A new study conducted by the University of Sheffield surveyed 68 city centers in the UK, ranking them on their vegetation, parks, tree cover and sports fields. Exeter, in the county of Devon in Southwest England, was found to be the greenest, followed by the London Borough of Islington, Bournemouth, a resort town on England’s southern coast, and Cambridge, which lies about 61 miles north of London.
All of the city centers in the study — which the authors said was the first to “define and rank urban centres based on multiple green attributes” — had populations of at least 100,000 people. Coming in at the bottom of the list was Glasgow, Scotland, followed by Leeds in Yorkshire, Northern England, and Liverpool, where the Beatles rock band was formed in 1960.
Jake Robinson, the lead researcher of the study, said urban greening is flourishing these days, which could lead to an increase in ecotourism, reported The Guardian.
“Some cities in our study are quite luscious and green, which could lead to a growth in ‘urban ecotourism’, where people go on holiday in cities to experience the awe of urban nature,” said Robinson, according to The Guardian. “Cities are global tourist hotspots, and they’re increasingly emphasising their natural areas to enhance their appeal. Improving our urban green spaces also attracts beautiful wildlife. This provides an extra wow factor for visitors but also plays a vital role in biodiversity conservation.”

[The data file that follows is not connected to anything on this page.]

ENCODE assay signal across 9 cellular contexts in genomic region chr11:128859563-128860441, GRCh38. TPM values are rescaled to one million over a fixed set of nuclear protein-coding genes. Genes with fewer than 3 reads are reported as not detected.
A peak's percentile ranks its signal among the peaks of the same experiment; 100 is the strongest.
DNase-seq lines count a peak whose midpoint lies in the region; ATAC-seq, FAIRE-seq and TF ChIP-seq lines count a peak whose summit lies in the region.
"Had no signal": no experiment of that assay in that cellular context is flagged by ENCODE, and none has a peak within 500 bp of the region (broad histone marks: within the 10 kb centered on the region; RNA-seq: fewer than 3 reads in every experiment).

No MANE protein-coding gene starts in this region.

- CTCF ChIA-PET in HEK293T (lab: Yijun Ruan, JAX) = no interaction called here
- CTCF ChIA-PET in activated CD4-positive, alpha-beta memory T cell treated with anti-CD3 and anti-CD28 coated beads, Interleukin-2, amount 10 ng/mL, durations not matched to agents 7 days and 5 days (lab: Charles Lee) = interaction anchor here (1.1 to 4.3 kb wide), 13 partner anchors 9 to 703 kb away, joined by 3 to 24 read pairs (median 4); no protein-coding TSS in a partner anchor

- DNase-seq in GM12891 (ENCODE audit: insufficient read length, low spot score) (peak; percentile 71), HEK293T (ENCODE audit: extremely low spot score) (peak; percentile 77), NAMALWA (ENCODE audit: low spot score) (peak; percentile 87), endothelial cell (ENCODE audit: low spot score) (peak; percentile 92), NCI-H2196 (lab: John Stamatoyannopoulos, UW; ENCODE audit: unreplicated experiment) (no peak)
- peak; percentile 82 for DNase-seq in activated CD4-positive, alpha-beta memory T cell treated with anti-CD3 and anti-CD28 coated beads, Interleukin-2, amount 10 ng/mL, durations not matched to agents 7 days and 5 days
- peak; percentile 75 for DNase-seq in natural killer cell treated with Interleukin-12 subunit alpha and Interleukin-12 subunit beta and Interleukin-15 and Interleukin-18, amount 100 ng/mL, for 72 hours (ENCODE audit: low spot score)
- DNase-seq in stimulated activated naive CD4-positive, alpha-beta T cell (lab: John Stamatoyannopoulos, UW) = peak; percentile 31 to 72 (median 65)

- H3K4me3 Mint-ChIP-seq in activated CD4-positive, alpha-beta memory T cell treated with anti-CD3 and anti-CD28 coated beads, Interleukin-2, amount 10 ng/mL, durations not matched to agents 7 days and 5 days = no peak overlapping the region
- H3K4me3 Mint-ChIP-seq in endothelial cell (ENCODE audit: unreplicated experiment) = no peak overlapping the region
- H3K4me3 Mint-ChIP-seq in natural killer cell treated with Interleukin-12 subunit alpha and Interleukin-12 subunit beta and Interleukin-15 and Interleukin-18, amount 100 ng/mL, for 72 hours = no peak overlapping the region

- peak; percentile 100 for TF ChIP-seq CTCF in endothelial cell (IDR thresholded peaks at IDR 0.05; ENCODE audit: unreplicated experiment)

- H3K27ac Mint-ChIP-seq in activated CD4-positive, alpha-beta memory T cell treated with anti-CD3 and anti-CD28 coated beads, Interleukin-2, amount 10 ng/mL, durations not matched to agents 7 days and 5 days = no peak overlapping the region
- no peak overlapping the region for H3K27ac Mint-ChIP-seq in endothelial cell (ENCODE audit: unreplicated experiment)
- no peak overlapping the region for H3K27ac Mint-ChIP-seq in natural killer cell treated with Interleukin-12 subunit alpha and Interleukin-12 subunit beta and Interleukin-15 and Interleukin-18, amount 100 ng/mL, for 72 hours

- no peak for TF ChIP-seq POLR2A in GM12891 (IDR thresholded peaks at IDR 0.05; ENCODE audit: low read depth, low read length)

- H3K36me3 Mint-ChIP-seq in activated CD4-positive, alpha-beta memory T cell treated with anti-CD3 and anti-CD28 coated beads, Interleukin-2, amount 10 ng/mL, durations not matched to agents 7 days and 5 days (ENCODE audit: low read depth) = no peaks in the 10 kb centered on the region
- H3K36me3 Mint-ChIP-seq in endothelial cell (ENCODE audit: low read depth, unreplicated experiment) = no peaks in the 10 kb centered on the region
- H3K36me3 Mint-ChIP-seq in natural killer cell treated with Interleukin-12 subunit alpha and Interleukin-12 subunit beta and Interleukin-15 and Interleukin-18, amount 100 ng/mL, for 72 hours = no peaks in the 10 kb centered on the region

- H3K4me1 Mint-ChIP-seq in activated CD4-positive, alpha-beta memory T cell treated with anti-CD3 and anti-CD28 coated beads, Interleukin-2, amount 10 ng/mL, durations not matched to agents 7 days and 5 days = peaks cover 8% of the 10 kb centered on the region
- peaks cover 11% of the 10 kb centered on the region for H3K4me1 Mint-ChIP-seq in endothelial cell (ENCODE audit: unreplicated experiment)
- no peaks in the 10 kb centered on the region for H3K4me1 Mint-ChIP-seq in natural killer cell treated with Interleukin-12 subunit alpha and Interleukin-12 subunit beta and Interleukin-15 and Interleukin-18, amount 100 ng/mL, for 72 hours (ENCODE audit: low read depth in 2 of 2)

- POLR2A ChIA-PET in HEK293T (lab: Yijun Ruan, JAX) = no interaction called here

The study, “Urban centre green metrics in Great Britain: A geospatial and socioecological study,” was published in the journal PLOS One.
One of the overarching findings of the study was that all of the city centers at the top of the list were in the south of England, while the cities with the lowest scores were all located in former industrial areas of Northern Britain, The Guardian reported.
Dr. Paul Brindley of the Department of Landscape Architecture at the University of Sheffield, who is one of the study’s senior authors, said the study “clearly highlights the need to urgently improve the greenness of city centres at the bottom of the list, and to ensure that action is taken by local authorities to close the gap,” reported BBC News.
The researchers said the study highlighted inequality in the greenness of city centers.
“Disparities in green infrastructure across the country, along with the population and deprivation-associated trends, are important in terms of socioecological and equity justice,” the authors of the study wrote. “This study provides a baseline and stimulus to help local authorities and urban planners create and monitor equitable greening interventions in urban/city centres.”
Lead Councillor for Exeter’s City Management and Environmental Services Amal Ghusain said her city benefits from a range of available green spaces, The Guardian reported.
“We have the benefit of a range of green open spaces, including our six Exeter Valley Parks, managed by Devon Wildlife Trust, sports pitches, 1,400 allotments and a number of leafy cemeteries,” said Ghusain, as reported by The Guardian. “Our parks help break up the urban nature of the city, and we are conscious of their importance for mental health, wellbeing and to help us with our carbon neutral agenda.”
Islington increased its tree canopy by 25 percent last year by planting more than 700 trees, said Rowena Champion, the city council’s executive member for environment, air quality and transport.
“Islington is one of Britain’s most densely populated local authorities and just 13% of the borough’s land is green space, which is why it’s so important that we do the very best with what we have, to deliver better health outcomes for all,” Champion said, as The Guardian reported.